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Non-Surgical Treatment

Non-Surgical Treatment

Non-Surgical Treatment
Transcript

Because the initial symptoms of carpal tunnel syndrome are bothersome but may not be dangerous, it's possible to treat the condition with things short of surgical remedies. Positioning of the rest, especially in prolonged flexion, can precipitate symptoms, especially when we sleep at night and we're not conscious of where our risks are. Therefore, wearing a brace on the wrist to keep the wrist in a neutral position can often be the first line of defense in treating those initial symptoms. It can certainly help people sleep more comfortably at night without that troublesome numbness and waking frequently throughout the night. In addition, there are other treatments that your doctor can prescribe for you. One of them is physical therapy. Therapy can help to encourage mobility in the nerve and the tendons through the carpal tunnel and relieve swelling and adhesions. So therapy is often another first line of treatment for early carpal tunnel symptoms. Acupuncture has been shown to be of benefit in certain patients with carpal tunnel syndrome. It's not always helpful and it may be worth trying if your symptoms are initially mild and intermittent. Once patients have more profound and continuous symptoms, and especially if they start to experience some weakness in the muscles or pain associated with carpal tunnel syndrome, then medical treatment is really indicated. We often prescribe and perform steroid injections into the carpal tunnel, which helps to shrink swelling around the nerve and relieve pressure inside the tunnel. Studies have shown that on average, that provides somewhere between 6 and 12 weeks of symptom relief for people with carpal tunnel syndrome. However, that symptom relief is temporary and it's typical that the symptoms will gradually return and likely progress. So steroid injections are a good way to manage progressive symptoms, but do not offer a cure. When noninvasive remedies such as splinting and therapy, and sometimes a steroid injection have offered temporary relief, but the symptoms are returning and progressing, that's the time to consider more aggressive treatment. That treatment eventually leads to surgical release of the carpal tunnel or carpal tunnel release.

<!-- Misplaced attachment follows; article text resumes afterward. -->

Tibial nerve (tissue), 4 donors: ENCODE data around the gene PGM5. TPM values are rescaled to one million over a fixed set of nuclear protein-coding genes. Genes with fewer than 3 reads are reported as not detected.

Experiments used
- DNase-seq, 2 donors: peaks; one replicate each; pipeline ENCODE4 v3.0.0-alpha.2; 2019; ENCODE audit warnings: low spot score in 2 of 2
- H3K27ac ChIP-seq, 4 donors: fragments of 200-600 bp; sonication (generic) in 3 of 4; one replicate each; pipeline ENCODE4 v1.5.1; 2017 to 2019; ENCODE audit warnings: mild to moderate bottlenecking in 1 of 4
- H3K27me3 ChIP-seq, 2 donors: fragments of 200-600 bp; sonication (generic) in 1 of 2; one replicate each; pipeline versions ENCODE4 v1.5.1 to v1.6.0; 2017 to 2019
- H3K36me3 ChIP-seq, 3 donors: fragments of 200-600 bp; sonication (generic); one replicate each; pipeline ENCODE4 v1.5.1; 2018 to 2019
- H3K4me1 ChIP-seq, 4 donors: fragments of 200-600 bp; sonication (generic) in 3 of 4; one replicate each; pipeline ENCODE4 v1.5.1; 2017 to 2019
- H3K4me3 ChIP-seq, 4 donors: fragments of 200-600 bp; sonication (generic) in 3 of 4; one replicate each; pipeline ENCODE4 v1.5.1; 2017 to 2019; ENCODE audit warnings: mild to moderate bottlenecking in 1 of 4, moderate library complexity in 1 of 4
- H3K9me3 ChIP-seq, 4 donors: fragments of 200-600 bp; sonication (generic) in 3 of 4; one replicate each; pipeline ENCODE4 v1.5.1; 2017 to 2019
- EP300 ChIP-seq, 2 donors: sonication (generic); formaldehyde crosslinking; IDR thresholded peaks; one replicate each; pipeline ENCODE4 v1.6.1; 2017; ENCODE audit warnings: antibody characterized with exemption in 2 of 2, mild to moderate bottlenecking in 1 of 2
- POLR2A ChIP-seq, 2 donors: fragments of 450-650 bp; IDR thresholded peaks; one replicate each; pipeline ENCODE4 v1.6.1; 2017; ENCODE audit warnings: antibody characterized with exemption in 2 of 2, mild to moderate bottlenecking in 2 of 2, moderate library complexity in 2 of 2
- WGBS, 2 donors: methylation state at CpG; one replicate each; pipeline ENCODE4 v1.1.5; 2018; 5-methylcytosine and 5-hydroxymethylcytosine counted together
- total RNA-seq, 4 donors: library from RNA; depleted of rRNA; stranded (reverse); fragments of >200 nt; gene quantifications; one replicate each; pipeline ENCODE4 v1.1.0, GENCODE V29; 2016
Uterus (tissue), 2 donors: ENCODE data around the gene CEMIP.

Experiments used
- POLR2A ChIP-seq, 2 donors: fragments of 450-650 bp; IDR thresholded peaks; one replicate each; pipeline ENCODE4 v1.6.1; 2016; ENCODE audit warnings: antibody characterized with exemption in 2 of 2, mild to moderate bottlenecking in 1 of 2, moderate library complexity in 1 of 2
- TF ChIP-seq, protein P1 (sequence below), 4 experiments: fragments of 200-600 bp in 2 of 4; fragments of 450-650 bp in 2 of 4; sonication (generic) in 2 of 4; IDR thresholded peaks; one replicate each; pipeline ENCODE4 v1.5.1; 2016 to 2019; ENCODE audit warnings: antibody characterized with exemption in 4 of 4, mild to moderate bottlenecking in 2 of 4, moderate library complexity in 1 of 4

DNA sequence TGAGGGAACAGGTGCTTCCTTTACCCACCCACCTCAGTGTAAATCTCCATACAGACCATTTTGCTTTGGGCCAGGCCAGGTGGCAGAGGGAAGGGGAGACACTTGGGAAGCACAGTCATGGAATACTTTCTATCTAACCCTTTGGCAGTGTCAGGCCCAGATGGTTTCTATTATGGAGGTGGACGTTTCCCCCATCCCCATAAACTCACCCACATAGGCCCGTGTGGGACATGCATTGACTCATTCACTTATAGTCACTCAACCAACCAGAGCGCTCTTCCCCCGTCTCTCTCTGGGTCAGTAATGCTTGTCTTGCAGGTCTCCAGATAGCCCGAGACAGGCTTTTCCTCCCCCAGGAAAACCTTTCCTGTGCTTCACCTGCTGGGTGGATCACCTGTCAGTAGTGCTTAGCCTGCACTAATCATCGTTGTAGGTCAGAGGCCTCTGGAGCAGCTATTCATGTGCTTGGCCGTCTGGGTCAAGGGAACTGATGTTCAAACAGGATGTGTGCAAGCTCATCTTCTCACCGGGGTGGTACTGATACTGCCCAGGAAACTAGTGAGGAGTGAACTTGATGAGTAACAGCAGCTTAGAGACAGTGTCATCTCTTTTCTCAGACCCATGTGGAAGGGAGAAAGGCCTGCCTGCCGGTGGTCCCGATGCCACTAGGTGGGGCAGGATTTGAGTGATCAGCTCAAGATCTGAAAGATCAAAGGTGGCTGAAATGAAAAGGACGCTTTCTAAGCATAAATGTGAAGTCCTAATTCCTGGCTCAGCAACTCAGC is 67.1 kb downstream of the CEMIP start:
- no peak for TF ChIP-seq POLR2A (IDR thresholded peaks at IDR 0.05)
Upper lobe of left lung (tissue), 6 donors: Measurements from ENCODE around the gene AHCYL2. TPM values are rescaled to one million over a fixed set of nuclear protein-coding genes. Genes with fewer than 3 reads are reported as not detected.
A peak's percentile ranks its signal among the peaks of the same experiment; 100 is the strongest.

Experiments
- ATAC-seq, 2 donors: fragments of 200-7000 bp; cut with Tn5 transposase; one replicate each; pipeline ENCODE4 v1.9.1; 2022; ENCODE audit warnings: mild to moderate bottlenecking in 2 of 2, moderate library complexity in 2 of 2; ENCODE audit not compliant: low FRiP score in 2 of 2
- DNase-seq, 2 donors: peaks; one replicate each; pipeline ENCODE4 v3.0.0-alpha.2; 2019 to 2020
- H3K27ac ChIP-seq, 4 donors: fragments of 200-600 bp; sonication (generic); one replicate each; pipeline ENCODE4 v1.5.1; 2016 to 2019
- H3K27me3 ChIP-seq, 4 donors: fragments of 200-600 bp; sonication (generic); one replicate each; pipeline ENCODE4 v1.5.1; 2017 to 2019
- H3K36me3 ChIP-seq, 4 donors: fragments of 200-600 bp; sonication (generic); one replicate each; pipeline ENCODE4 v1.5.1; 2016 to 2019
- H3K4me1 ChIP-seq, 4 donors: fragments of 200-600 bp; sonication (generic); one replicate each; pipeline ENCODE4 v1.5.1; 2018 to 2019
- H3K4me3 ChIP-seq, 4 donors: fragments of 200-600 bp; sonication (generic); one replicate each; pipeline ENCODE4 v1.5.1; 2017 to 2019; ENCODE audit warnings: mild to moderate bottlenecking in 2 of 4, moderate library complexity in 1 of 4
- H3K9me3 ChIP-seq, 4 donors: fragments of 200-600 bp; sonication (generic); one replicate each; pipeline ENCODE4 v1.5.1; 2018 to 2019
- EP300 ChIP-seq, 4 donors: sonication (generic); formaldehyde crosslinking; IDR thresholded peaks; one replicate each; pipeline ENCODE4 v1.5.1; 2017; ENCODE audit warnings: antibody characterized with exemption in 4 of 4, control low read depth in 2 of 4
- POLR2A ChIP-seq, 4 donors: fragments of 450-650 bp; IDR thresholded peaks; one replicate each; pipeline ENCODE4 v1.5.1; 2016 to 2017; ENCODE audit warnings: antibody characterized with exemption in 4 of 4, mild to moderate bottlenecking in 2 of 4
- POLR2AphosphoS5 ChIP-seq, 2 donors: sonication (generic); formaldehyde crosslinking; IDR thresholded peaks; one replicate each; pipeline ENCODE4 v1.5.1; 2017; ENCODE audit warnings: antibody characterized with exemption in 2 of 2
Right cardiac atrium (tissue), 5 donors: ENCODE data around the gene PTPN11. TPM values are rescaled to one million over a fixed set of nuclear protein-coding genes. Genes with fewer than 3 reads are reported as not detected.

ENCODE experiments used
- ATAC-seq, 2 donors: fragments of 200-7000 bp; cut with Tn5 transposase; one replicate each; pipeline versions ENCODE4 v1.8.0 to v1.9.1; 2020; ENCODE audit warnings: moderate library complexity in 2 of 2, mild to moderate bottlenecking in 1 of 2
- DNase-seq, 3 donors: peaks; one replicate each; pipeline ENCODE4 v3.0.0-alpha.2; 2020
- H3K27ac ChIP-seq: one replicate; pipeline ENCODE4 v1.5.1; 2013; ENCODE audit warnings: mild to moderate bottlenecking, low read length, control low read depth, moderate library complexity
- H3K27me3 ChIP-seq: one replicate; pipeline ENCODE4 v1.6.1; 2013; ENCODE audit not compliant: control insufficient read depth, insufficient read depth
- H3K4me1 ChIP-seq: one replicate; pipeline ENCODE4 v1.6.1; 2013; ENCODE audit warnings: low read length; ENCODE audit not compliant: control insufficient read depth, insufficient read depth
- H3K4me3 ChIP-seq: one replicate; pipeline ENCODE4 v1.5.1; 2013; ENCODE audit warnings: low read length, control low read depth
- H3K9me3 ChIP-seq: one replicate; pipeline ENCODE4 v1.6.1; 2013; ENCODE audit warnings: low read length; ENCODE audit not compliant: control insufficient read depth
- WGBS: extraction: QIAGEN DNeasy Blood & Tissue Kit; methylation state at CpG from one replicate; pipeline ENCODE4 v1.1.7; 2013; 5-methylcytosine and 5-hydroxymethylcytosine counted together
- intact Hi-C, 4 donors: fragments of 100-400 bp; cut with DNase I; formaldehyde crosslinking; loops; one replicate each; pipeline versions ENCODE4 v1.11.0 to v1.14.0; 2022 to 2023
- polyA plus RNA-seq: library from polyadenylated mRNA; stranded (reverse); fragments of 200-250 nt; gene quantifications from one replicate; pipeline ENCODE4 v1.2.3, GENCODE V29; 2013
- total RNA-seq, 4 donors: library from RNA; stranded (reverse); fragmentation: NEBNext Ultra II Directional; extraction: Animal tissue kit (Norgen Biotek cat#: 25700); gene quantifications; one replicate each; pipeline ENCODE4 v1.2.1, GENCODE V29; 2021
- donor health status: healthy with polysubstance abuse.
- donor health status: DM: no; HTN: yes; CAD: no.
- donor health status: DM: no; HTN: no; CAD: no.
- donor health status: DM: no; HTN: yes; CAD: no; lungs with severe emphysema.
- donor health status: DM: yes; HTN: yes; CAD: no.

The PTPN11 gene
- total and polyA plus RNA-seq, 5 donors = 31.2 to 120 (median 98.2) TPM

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Hand Surgeon

  • Board Certified by the American Board of Plastic Surgery
  • Surgeon & CEO at The Hand Center of San Francisco
  • Clinical Faculty – The University of California, San Francisco School of Medicine

Doctor Profile

Matthew Enna, MD

Orthopedic Surgeon

Board Certified Orthopedic Surgeon

Completed fellowships at Brown University and UCLA

Specialties include sports medicine, trauma, and hand surgery

Doctor Profile

Matthew Enna, MD

Orthopedic Surgeon

Board Certified Orthopedic Surgeon

Completed fellowships at Brown University and UCLA

Specialties include sports medicine, trauma, and hand surgery

Doctor Profile

Matthew Enna, MD

Orthopedic Surgeon

Board Certified Orthopedic Surgeon

Completed fellowships at Brown University and UCLA

Specialties include sports medicine, trauma, and hand surgery

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